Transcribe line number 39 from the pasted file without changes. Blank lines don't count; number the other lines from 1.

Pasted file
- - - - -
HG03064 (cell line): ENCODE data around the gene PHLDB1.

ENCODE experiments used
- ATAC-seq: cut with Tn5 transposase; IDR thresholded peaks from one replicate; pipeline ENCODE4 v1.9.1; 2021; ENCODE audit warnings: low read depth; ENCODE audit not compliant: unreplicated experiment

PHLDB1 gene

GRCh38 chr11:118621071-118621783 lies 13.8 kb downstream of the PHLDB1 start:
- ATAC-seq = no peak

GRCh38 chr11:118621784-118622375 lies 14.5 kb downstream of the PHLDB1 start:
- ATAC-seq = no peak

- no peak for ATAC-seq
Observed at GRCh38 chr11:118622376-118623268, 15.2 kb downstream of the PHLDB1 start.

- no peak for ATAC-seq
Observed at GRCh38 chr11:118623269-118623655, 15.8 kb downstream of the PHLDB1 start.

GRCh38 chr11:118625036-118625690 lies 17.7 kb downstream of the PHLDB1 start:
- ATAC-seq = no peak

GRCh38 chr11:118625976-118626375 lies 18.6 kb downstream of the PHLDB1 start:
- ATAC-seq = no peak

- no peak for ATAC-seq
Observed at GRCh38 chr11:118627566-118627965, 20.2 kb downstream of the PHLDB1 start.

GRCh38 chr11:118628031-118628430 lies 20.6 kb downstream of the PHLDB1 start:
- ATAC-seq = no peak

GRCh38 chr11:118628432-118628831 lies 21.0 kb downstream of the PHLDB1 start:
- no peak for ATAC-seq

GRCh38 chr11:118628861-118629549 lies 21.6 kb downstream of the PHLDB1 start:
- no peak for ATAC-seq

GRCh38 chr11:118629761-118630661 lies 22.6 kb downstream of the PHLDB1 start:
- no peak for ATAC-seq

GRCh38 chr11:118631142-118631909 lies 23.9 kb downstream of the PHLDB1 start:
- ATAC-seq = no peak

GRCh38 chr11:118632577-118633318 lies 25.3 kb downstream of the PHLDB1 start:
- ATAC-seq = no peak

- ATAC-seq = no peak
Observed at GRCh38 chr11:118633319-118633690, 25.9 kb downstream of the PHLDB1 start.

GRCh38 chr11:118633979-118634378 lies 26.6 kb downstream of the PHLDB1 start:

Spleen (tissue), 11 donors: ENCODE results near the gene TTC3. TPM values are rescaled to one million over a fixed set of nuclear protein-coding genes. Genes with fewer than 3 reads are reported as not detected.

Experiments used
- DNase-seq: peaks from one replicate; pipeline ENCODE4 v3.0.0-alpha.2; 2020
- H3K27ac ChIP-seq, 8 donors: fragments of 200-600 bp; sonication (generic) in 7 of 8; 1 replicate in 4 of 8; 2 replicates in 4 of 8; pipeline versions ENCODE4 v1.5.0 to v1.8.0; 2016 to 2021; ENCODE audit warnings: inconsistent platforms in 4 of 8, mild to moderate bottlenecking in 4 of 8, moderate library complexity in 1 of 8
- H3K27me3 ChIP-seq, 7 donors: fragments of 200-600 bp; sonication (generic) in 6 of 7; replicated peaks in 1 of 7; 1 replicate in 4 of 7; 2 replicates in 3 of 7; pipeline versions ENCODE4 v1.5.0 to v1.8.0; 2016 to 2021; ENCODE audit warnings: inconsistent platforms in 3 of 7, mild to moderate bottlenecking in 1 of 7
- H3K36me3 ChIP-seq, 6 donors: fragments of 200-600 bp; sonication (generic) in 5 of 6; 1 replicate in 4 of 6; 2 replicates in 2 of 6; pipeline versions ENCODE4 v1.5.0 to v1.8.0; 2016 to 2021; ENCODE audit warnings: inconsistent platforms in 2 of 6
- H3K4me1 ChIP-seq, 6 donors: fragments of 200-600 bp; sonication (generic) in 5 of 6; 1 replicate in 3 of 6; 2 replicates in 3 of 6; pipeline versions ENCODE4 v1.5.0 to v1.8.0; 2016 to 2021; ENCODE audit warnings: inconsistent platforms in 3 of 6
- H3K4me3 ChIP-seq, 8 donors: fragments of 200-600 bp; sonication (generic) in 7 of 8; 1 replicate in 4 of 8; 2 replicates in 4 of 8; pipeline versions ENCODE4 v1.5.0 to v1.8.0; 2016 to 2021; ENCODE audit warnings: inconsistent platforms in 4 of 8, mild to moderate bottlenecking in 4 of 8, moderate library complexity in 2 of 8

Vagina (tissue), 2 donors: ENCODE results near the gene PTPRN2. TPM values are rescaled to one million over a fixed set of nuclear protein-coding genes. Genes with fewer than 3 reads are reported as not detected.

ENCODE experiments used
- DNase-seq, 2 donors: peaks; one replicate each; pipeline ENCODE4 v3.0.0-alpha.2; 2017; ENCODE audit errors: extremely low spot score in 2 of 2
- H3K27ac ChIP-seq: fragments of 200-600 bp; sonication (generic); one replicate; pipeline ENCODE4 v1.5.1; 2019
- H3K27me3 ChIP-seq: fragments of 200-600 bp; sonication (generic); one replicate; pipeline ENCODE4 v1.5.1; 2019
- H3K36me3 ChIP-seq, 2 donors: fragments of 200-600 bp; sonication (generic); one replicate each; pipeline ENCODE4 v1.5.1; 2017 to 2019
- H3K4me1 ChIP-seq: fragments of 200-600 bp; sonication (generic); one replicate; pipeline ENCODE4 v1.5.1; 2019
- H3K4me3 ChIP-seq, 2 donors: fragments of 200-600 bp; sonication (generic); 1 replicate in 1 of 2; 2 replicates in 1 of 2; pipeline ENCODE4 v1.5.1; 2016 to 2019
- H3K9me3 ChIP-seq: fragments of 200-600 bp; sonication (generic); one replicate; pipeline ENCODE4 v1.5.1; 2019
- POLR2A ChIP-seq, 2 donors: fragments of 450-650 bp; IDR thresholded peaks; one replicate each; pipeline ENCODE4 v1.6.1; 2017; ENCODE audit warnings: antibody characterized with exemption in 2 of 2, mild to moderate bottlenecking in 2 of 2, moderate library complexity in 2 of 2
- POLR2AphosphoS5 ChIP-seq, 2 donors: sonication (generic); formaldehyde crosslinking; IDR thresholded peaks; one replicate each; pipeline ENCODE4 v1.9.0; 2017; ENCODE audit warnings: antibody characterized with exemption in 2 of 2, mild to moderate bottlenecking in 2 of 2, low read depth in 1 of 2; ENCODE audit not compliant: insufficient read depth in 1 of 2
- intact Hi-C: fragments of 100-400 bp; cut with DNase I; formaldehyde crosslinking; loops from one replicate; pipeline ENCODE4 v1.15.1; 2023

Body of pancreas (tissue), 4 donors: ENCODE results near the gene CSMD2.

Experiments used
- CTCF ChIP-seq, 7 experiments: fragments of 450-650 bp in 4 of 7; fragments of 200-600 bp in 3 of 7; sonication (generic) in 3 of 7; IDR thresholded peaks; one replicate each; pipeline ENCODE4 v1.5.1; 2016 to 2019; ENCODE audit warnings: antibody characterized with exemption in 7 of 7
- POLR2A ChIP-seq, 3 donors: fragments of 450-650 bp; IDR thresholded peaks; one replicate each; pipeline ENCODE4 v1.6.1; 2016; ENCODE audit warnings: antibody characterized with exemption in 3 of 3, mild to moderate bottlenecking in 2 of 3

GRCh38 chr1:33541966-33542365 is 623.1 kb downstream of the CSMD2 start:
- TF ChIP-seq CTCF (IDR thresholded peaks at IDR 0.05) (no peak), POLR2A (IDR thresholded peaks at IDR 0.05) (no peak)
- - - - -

- H3K36me3 ChIP-seq, 6 donors: fragments of 200-600 bp; sonication (generic) in 5 of 6; 1 replicate in 4 of 6; 2 replicates in 2 of 6; pipeline versions ENCODE4 v1.5.0 to v1.8.0; 2016 to 2021; ENCODE audit warnings: inconsistent platforms in 2 of 6